Yes, my friends, this is one of the big questions for consumers and coffee lovers all over the world: how much caffeine is there in a decaffeinated coffee? Does decaffeinated coffee have caffeine? The answer is clear, yes: decaffeinated coffee has caffeine. But naturally, it has a tiny amount of caffeine, much smaller than regular coffee.
The international norm establishes that for a coffee to be considered decaffeinated, it must have eliminated at least 97% of all its caffeine. Now, how do you get this?
How is caffeine eliminated from decaffeinated coffee?
Well, the most common method to eliminate caffeine from coffee is to wash the beans. Yes, as you read: rinse the beans. The standard process consists of wetting the green coffee bean first so that it expands and extraction is more natural.
Then, various organic solvents are used (also applied under pressure), such as methylene chloride or ethyl acetate, which are responsible for eliminating the caffeine. These are often used because they have a low boiling point. Finally, the solvent residues are removed by passing the grains through water vapour again and finally drying them with a dryer (hot air).
The resulting decaffeinated grain then goes on to the usual roasting and grinding phase for subsequent marketing. This is a crucial detail: the coffee is always decaffeinated before roasting.
As we say, this form of solvent extraction of caffeine is the most common, mainly because it is the cheapest. Most packages of decaffeinated coffee you will find in stores in your city have gone through this procedure.
However, there are other methods to eliminate caffeine from coffee, such as soaking it in hot water (green coffee extract, free of caffeine, is usually used instead of water) several times. After successive extractions, absorbents are used whose function is to separate the caffeine from the liquid extract.
Finally, there is the method of eliminating caffeine using carbon dioxide (CO2). Its application is like the processes mentioned above: the coffee is moistened with water vapour, and then carbon dioxide is applied to it under pressure.
Extracting caffeine from coffee with carbon dioxide is by far the most effective. An average of 99.9% of the total caffeine present in each bean is eliminated.
The decaffeinated coffee through this process, according to all the experts, is the most like the original one, as much in the aroma as in flavour. However, it is also the most expensive method and is therefore not usually used in large-scale industries.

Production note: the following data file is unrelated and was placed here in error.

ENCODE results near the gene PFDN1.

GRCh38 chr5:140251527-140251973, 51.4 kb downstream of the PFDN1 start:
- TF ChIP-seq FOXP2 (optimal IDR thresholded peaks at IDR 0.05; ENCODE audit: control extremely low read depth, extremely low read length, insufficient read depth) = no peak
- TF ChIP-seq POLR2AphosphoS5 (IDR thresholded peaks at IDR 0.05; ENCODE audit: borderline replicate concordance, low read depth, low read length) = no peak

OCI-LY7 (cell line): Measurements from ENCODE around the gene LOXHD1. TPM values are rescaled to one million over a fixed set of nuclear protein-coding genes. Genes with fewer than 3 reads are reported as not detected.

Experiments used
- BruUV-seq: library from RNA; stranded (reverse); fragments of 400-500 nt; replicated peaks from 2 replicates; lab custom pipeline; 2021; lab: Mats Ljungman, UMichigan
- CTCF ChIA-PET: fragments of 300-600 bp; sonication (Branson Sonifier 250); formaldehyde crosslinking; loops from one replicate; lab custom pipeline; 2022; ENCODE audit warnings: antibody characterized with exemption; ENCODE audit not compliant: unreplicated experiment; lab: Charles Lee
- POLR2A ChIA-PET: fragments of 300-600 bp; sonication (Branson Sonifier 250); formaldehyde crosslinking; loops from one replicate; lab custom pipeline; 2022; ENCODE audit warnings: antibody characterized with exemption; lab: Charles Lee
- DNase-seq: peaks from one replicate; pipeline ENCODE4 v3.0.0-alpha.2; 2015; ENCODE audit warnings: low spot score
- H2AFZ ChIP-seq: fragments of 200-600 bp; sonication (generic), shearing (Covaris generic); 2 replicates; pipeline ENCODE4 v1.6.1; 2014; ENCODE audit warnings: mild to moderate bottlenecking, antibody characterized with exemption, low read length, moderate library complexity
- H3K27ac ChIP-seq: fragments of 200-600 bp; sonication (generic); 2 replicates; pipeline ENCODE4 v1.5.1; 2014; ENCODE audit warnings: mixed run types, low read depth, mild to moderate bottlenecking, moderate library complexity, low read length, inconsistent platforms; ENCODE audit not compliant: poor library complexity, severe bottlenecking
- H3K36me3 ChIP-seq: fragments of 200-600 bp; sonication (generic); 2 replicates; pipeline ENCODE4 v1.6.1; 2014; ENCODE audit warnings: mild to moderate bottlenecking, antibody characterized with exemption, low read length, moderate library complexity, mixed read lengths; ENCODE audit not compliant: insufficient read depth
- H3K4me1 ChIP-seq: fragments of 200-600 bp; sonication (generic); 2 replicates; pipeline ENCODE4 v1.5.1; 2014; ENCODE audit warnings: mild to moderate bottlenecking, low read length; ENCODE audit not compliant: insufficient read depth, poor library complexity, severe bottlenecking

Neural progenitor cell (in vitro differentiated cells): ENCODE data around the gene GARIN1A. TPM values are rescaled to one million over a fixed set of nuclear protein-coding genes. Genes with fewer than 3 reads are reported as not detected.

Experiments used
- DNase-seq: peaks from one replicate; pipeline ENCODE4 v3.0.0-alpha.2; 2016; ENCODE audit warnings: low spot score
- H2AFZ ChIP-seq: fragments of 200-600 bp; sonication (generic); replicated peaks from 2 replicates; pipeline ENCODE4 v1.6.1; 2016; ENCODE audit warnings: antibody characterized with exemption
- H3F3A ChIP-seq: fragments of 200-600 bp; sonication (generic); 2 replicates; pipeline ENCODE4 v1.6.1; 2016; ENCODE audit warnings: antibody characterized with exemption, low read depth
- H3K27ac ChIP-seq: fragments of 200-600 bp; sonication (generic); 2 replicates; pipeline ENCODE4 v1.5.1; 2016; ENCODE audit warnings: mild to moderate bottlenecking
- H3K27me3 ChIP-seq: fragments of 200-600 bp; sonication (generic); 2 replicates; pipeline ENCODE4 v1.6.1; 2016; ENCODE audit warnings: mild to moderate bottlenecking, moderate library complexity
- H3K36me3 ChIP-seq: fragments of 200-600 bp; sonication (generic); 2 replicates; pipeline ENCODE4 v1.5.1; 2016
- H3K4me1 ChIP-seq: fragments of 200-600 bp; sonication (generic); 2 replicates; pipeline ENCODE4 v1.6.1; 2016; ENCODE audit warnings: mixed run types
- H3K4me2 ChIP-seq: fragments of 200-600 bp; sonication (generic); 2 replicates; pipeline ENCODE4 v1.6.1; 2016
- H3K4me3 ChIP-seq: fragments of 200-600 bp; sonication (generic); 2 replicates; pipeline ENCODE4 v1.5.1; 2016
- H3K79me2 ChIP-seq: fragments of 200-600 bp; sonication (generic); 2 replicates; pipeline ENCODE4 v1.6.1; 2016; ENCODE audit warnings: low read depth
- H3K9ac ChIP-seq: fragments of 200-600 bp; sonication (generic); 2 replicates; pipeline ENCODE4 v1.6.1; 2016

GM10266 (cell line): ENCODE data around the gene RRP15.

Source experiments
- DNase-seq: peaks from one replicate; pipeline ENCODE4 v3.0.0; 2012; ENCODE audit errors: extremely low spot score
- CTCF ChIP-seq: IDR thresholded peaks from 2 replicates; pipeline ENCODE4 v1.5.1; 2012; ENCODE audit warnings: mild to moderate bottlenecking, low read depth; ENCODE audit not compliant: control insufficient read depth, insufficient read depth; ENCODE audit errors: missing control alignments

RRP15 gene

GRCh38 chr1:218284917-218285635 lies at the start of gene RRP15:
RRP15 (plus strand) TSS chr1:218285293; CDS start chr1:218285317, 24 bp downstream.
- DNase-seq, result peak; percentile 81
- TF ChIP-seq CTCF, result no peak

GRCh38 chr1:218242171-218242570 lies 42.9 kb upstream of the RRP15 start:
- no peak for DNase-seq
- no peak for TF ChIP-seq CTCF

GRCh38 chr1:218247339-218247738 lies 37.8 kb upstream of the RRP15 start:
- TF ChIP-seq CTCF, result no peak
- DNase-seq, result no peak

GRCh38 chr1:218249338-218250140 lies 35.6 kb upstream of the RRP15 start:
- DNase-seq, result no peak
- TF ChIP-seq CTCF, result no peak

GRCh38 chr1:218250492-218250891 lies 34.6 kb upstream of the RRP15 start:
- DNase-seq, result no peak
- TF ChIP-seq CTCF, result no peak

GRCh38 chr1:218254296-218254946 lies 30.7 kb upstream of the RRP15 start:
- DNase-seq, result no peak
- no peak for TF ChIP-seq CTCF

Are there differences between decaffeinated and regular coffee?
There is no nutritional difference between the average coffee bean and the decaffeinated bean beyond the presence or not of caffeine. So, it is time to end the myth that decaffeinated coffee is worse (or better) than regular coffee. That’s not true.
However, there may be slight differences in the colour, aroma and nuances of decaffeinated beans. This depends, above all, on the method of eliminating the caffeine used and the organic solvents used.
It should also be borne in mind that decaffeinated coffee usually comes from Arabica beans for the simple reason that they initially contain half as much caffeine as Robusta beans.
How much caffeine does a cup of coffee have?
As is usual, as we have said before, decaffeinated coffee is not entirely free of caffeine. What happens is that the amount it has is minuscule.
In absolute terms, a cup of decaffeinated coffee contains between 1 and 7 milligrams of caffeine. A regular cup of coffee contains between 70 and 140 milligrams of caffeine (the range is very variable because it depends on the type of coffee and the method of preparation). But come on, the figures are eloquent enough to give you an idea.
Of course, if we ingest an excessive amount of decaffeinated coffee, in the end, the levels of caffeine can be like those of usual coffee and therefore can create the same dependence and the same side effects.
What about tea? Why is tea sometimes cited as an alternative to coffee for people who can’t drink caffeine? Well, curiously enough, tea contains proportionally (i.e., gram by gram, or by weight) more caffeine than coffee. What happens is that to prepare a cup of infusion of tea is used much less amount product than necessary to make a cup of coffee.
NOTE: Remember that you can get any variety of decaffeinated coffee beans (before grinding) in our coffee shop.